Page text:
What about energy drinks…??? That’s the Big Question I get asked by high school kids, coaches, parents and other active, under-thirty year olds. They want to know if guzzling drinks such as Red Bull and Full Throttle are OK for energy boosters.
My response to being asked “What about energy drinks?” is to reply, “Why are you lagging on energy? Did you consume an adequate sports diet earlier in the day?” Undoubtedly not.
Generally, the desire for an energy drink is the symptom of a bigger nutritional problem: skipping breakfast, barely eating lunch and now at 3:00 p.m. needing help to get through the afternoon, including a workout.
You’re naïve to think that a can of caffeinated sugar-syrup will optimize performance. While it may stimulate you enough to make the workout seem easier, it will not replace a health-promoting, energy enhancing foundation of wholesome meals and pre-exercise snacks. No energy drink will compensate for poor nutrition.
Energy drinks should really be called “stimulant drinks.” They are the equivalent of a small cup of coffee (energy drinks typically contain between 80 to 140 mg of caffeine) with two heaping tablespoons of sugar (or 7 packets of sugar @ 110 calories). That’s enough to get anyone wired!
Many athletes also question if energy drinks are bad for their health. While I have less concern about the occasional energy drink, I am concerned about over-consumption, especially in small children. I read a medical report about a teenage basketball player who drank four cans of an energy drink and died, likely due to heart problems. The dose is the poison.
Fuel wisely, play well.
For information on how to choose a high energy sports diet:
We’ve had a streak of hot weather here in Boston, and most endurance athletes aren’t use to it yet. Be sure to not only drink enough fluids during exercise but also add a little sodium to your pre-exercise stint in the heat if you plan to be outside for a while. The sodium helps retain the fluids in your body (as oposed to have them go in one end and out the other) and can help delay dehydration and enhance your endurance. While on a daily basis you want to monitor your sodium intake, a little extra before hot weather exercise can be a wise choice.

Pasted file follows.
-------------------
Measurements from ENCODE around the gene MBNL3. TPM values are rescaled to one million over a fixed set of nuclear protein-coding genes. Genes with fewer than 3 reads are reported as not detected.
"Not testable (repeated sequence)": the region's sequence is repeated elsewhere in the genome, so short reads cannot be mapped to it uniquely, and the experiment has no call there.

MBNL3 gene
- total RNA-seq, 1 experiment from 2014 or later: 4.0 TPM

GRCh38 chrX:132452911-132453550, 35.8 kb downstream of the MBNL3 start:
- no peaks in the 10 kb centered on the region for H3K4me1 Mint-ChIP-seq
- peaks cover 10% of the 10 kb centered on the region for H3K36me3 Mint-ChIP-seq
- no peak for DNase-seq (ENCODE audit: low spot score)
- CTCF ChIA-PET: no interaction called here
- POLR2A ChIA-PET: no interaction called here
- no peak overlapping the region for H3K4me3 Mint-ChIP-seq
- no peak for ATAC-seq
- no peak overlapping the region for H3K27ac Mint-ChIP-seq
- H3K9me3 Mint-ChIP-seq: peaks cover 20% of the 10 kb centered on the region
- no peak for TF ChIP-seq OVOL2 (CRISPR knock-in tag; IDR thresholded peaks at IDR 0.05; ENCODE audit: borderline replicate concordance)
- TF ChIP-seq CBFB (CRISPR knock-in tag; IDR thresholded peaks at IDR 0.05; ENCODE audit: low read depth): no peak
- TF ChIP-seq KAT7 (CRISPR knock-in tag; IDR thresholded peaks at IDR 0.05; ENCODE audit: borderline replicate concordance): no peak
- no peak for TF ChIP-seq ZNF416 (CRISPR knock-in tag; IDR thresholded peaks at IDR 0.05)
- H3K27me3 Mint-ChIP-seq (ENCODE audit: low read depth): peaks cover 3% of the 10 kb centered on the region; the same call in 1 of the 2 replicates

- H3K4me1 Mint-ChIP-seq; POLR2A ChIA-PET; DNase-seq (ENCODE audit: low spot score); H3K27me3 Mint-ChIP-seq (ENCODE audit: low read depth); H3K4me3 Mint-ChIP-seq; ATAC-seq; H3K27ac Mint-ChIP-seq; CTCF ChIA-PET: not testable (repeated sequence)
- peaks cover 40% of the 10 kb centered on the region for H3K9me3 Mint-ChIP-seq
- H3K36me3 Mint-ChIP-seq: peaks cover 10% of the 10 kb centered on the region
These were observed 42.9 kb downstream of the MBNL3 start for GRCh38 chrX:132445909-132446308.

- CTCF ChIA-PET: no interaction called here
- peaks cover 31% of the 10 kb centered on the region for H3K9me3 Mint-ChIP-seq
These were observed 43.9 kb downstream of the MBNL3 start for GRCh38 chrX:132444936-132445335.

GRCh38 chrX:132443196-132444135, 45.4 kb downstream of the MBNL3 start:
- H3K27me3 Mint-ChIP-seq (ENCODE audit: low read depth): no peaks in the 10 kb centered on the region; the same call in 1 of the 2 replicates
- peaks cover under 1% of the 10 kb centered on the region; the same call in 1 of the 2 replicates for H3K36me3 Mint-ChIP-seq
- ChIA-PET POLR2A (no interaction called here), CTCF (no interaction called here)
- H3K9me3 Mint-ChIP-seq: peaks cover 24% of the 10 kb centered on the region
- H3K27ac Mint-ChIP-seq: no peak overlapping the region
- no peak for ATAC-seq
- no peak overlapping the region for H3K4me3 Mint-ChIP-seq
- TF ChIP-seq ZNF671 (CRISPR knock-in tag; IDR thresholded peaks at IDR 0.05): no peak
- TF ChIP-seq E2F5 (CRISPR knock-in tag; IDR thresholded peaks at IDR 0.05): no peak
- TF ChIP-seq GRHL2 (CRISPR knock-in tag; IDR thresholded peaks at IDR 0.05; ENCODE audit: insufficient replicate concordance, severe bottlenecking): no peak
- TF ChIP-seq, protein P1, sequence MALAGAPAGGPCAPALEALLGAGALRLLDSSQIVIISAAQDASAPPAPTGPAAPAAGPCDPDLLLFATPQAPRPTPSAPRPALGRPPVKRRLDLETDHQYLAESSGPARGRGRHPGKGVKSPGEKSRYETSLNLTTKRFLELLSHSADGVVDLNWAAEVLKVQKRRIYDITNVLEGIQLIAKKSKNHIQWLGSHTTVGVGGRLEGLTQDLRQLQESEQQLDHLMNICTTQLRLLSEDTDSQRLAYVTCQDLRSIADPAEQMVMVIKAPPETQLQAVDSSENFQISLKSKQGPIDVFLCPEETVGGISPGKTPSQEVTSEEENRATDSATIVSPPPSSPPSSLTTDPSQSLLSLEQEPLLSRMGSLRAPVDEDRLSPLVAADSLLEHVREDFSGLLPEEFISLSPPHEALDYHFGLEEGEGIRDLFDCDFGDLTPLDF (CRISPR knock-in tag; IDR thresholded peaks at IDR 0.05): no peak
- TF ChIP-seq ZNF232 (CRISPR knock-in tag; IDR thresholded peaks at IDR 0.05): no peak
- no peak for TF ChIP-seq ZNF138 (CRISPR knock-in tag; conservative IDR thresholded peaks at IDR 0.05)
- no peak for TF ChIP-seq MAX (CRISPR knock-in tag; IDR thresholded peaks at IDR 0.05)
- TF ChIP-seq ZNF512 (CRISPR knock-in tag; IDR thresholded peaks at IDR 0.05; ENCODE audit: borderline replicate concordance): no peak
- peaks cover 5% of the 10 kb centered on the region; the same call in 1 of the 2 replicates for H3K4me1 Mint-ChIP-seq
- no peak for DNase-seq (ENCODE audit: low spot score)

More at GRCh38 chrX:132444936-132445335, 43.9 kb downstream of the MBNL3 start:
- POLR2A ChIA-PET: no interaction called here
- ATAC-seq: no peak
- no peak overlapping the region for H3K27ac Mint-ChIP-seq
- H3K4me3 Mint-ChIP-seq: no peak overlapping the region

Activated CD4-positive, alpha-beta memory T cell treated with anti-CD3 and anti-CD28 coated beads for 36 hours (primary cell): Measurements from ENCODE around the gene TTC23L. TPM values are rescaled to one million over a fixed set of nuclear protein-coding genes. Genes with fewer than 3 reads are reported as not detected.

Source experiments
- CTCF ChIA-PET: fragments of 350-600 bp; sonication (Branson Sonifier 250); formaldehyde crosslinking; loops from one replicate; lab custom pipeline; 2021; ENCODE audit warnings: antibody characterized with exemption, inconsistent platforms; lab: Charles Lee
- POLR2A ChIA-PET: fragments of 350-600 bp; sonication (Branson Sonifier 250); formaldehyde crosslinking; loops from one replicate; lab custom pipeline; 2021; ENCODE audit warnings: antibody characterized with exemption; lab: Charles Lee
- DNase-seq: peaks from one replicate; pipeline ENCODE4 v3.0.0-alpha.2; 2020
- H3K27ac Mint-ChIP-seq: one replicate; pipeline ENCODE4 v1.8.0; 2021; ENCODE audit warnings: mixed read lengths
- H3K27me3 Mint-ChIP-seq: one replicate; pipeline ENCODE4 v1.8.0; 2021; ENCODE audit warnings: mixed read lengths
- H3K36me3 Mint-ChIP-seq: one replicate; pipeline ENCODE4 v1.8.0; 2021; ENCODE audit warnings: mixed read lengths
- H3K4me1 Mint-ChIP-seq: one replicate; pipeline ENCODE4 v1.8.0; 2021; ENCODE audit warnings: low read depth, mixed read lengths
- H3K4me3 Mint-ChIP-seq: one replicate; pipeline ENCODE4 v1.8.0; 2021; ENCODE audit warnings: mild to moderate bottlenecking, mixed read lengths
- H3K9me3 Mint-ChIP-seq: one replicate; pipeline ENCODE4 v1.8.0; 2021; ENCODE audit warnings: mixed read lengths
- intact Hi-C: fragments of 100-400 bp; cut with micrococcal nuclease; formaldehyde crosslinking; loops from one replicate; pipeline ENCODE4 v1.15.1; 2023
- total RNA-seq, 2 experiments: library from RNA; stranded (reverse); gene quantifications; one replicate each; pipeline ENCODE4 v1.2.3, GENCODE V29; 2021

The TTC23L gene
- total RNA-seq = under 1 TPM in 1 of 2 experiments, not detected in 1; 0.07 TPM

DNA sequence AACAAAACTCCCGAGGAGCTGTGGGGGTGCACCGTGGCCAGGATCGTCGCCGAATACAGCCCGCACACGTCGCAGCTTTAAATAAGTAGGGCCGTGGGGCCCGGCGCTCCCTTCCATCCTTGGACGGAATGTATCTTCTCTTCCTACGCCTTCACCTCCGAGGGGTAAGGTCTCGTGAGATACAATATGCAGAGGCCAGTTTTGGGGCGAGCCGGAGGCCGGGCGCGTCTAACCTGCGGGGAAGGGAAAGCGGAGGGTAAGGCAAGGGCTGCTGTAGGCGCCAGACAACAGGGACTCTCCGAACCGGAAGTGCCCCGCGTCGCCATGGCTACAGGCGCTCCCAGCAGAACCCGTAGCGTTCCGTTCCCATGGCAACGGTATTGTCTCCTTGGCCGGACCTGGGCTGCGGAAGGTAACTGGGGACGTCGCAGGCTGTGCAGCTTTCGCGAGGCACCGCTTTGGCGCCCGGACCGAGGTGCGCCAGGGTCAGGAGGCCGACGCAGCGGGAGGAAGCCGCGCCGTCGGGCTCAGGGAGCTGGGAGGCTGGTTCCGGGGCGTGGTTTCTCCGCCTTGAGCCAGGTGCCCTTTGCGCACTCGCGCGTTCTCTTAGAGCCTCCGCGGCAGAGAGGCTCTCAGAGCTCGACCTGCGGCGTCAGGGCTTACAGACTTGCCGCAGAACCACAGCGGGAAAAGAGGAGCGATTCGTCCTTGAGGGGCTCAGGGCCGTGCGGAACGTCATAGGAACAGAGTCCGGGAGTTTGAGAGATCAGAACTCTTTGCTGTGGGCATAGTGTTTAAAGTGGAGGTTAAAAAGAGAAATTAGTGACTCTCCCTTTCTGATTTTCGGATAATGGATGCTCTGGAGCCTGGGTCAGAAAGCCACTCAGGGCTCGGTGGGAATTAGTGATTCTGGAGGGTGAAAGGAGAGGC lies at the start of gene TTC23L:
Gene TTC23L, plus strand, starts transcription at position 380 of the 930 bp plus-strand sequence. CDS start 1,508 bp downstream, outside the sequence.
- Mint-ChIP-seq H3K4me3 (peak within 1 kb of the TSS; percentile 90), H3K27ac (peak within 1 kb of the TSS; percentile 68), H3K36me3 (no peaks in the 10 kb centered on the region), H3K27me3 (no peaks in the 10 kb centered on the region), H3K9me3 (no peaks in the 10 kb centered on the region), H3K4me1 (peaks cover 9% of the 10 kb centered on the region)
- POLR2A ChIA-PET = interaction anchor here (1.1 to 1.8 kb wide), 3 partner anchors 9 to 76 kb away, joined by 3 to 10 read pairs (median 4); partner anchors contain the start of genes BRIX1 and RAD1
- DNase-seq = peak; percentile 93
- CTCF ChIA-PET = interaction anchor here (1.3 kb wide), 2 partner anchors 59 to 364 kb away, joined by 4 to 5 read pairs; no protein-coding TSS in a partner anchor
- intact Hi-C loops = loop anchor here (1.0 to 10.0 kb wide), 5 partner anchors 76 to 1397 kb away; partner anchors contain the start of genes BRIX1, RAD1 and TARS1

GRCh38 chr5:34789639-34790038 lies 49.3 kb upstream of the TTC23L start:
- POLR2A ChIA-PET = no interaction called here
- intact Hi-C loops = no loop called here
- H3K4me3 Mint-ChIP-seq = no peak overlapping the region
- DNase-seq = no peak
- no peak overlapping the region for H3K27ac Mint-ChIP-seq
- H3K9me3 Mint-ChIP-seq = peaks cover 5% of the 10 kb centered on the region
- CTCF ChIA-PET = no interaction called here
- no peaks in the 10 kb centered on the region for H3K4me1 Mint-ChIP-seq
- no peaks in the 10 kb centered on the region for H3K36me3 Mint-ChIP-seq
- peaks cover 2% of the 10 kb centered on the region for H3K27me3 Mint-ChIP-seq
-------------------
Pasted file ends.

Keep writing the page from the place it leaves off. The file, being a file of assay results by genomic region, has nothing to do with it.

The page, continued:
Some possible choices are chicken noodle soup (or any canned brothy soup), V-8 juice, salted pretzels, pickles, ham and cheese sandwich with mustard – or any salted/salty food, before you go. This will be a change in eating patterns for health-conscious endurance athletes who cook their oatmeal without salt, rarely eat canned or processed foods, and have no salt shaker on the table.
You might lose 800 to 1,000 mg sodium per pound of sweat. (Weigh yourself pre and post exercise to figure our how many pounds of sweat you lose in an hour.) While you need not get obsessed about replacing sodium milligram for milligram, reading food labels can give you a frame of reference regarding how much you replace via foods. For example--
A quart of Gatorade offers 440 mg sodium
A can of chicken noodle soup offers 2,350 mg
Eight ounces of rrange juice has only 5 mg
Generally, if you crave salt, you should eat salt. The chapter on Repalcing Sweat Losses in my Sports Nutrition Guidebook offers more information. (See www.nancyclarkrd.com)